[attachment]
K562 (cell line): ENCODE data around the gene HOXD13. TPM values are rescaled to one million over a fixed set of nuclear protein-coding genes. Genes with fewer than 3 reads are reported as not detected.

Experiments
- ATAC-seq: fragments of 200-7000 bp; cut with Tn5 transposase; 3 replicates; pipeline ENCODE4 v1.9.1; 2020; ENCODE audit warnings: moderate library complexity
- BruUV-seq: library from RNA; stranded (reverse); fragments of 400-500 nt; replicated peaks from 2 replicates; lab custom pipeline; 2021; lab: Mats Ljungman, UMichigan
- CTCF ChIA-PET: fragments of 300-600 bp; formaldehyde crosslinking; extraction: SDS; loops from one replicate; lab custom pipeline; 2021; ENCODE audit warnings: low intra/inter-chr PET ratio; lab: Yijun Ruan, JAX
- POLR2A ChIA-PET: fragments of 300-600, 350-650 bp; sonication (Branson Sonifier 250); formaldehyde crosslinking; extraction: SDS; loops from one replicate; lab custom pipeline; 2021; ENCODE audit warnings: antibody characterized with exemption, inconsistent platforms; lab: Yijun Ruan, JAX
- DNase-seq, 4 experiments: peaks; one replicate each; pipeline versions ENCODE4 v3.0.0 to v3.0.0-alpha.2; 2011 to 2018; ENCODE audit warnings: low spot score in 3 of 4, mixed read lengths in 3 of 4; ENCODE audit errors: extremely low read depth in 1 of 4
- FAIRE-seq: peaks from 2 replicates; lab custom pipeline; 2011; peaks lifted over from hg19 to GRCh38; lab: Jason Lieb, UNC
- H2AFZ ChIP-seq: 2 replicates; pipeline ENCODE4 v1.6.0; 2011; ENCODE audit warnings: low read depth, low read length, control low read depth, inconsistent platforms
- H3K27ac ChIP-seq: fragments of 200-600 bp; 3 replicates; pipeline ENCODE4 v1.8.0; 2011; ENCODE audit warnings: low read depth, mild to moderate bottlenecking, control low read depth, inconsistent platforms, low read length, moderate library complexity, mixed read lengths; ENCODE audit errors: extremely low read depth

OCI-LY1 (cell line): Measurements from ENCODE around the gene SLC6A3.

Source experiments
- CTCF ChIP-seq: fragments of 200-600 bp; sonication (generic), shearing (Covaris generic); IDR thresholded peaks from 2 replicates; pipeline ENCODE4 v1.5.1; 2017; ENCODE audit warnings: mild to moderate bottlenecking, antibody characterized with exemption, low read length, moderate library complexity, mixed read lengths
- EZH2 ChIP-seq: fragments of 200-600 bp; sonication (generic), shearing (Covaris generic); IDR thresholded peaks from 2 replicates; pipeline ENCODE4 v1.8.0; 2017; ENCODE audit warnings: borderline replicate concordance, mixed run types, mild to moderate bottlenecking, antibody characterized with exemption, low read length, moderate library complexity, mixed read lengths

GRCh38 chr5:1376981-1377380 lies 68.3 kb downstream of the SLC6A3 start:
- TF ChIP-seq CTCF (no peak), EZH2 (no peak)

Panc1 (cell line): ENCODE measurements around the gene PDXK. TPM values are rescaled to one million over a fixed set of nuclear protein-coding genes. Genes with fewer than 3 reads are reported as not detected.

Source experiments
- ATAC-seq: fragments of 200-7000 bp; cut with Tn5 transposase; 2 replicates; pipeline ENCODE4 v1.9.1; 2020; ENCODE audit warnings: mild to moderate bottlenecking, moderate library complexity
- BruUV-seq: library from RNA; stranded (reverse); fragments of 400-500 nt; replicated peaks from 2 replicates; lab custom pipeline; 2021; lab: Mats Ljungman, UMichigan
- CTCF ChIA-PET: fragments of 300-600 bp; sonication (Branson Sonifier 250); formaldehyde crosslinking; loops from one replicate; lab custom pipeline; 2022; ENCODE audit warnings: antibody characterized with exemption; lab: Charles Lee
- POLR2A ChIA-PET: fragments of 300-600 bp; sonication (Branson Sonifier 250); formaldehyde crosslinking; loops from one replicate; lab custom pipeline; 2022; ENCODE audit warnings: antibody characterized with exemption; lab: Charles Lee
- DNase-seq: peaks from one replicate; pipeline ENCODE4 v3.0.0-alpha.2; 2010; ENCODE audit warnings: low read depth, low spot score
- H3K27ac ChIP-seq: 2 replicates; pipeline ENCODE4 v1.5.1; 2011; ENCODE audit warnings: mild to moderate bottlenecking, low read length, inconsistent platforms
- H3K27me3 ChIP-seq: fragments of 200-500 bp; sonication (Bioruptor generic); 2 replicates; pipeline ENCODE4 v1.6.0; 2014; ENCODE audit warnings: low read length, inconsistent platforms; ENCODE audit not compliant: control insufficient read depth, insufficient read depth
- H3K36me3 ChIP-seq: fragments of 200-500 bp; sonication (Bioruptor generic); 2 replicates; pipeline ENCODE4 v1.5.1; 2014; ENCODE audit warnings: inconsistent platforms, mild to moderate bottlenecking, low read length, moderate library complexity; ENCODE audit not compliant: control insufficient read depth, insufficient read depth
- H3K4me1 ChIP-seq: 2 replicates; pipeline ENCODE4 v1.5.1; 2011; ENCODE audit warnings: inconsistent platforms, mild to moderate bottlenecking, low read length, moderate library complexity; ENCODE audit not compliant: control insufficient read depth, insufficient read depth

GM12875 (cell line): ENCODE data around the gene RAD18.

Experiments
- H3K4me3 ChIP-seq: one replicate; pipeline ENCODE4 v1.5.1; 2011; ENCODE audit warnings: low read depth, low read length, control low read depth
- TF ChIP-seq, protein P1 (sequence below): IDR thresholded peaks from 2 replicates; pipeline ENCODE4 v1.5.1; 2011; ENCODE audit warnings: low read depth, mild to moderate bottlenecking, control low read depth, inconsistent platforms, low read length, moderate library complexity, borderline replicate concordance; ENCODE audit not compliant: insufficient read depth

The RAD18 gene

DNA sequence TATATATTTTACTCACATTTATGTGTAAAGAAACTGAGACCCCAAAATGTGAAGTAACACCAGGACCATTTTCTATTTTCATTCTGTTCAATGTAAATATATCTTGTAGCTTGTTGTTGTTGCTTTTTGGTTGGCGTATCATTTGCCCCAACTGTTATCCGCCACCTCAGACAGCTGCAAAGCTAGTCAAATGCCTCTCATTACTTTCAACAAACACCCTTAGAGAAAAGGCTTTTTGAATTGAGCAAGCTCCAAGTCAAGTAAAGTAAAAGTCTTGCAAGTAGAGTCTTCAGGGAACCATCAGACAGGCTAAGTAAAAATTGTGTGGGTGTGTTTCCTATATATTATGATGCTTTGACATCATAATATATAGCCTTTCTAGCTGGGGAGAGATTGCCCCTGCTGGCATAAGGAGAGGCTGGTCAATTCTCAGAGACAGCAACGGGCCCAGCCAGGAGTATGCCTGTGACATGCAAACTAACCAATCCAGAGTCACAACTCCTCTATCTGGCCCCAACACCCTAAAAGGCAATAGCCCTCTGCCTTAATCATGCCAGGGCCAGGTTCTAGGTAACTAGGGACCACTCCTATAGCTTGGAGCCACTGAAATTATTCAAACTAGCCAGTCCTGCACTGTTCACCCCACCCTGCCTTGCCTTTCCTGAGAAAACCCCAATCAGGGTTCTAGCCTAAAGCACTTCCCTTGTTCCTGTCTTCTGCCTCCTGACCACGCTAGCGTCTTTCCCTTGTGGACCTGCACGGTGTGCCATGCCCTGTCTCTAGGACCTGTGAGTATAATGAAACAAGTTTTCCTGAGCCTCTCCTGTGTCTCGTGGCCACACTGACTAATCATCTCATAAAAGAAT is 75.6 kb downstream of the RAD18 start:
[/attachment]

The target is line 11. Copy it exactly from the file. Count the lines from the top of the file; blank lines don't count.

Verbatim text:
OCI-LY1 (cell line): Measurements from ENCODE around the gene SLC6A3.